The Declining Largemouth Bass Fishery in the Ocmulgee River, Georgia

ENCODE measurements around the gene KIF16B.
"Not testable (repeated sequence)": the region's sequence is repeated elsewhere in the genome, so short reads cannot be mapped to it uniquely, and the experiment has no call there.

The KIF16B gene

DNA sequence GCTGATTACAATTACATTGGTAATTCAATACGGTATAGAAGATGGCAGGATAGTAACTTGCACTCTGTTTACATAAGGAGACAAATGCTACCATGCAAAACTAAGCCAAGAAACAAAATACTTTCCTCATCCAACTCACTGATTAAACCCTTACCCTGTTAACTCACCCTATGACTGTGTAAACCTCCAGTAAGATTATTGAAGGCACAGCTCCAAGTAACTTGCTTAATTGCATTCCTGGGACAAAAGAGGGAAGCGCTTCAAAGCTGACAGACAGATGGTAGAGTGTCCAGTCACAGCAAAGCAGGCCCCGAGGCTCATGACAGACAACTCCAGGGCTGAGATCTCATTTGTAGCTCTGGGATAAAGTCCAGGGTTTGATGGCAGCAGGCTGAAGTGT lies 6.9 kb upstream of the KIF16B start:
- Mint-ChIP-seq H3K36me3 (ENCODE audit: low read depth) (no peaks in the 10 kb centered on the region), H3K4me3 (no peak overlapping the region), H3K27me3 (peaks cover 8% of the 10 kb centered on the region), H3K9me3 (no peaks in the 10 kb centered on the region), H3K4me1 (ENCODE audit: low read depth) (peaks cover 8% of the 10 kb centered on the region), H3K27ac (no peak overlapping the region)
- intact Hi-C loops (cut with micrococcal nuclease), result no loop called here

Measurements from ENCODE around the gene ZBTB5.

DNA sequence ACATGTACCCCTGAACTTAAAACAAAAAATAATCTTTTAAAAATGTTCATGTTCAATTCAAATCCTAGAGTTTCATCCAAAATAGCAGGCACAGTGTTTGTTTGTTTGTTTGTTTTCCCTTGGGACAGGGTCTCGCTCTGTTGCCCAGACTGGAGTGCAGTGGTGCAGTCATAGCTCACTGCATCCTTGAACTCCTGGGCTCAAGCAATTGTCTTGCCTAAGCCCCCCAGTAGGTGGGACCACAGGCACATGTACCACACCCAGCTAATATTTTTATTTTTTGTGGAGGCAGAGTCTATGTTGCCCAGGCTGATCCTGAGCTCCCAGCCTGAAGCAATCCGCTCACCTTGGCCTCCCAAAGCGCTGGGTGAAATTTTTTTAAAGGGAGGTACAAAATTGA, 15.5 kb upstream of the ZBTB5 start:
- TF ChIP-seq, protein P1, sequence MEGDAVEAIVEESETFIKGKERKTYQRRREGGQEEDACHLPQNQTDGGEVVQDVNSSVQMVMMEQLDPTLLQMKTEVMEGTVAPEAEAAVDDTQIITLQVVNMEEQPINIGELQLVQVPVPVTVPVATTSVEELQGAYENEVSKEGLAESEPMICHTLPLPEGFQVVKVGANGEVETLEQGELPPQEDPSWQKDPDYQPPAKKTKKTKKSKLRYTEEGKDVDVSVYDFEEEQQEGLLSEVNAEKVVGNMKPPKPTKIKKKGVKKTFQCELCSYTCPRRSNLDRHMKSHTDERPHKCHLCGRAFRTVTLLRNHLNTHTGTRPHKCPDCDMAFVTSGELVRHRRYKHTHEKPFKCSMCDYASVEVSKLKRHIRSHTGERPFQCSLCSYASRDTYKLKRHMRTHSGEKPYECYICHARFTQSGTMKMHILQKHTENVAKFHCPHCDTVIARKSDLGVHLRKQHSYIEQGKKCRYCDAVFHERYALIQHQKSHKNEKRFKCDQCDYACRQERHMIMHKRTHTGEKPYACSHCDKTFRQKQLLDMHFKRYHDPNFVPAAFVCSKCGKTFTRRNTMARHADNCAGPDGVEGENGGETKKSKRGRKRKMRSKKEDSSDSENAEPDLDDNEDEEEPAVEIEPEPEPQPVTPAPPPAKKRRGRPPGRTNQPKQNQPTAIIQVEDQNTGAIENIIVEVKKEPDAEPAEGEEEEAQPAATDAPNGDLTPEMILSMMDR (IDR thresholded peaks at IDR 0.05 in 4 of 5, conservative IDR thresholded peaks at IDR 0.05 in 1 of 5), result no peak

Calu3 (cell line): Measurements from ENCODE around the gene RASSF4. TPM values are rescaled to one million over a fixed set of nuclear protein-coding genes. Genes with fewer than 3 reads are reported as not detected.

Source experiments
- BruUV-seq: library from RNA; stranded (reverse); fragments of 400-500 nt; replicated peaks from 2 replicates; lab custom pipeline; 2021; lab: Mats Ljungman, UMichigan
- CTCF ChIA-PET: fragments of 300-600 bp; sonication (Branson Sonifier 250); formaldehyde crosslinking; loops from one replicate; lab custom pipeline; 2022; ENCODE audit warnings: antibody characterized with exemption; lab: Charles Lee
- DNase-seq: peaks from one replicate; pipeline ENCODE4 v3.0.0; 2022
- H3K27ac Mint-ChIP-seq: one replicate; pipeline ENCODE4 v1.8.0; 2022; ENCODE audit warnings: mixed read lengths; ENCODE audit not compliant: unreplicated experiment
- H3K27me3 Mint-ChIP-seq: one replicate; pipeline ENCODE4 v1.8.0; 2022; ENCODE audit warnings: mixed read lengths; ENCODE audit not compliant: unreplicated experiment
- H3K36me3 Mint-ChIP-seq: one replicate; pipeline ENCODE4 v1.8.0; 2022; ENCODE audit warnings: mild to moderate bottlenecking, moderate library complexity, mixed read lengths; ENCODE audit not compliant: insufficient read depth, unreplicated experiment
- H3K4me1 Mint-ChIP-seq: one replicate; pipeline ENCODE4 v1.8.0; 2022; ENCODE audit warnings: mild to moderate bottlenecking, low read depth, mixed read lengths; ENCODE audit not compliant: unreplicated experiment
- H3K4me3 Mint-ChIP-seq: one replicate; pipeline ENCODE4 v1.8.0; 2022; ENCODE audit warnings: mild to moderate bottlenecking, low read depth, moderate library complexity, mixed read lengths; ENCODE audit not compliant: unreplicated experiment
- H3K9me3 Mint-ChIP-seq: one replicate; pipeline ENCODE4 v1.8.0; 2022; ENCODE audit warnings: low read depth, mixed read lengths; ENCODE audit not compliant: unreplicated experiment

The largemouth bass(Micropterus salmoides) fishery in the Ocmulgee River, Georgia was studied to address concerns about overexploitation. A significant decline occurred over time in overall success, fished-for success, and average weight of largemouth bass in the creel. The annual exploitation rate was calculated to be 0.11 and was estimated in the year of low bass harvest. The annual survival rate was calculated to be 0.47. A Kolmogorov-Smirnov two sample test showed a significant decrease in the percent frequency of larger bass in electrofishing samples from fall 1976 to fall 1978. The high bass harvest from spring 1976 to fall 1977 is believed to be the primary cause of decline in the bass fishery. Low bass recruitment to harvestable size also contributed to the decline. Management strategies for enhancing the bass fishery include stocking of advanced fingerlings and better enforcement of the 305 mm size limit.

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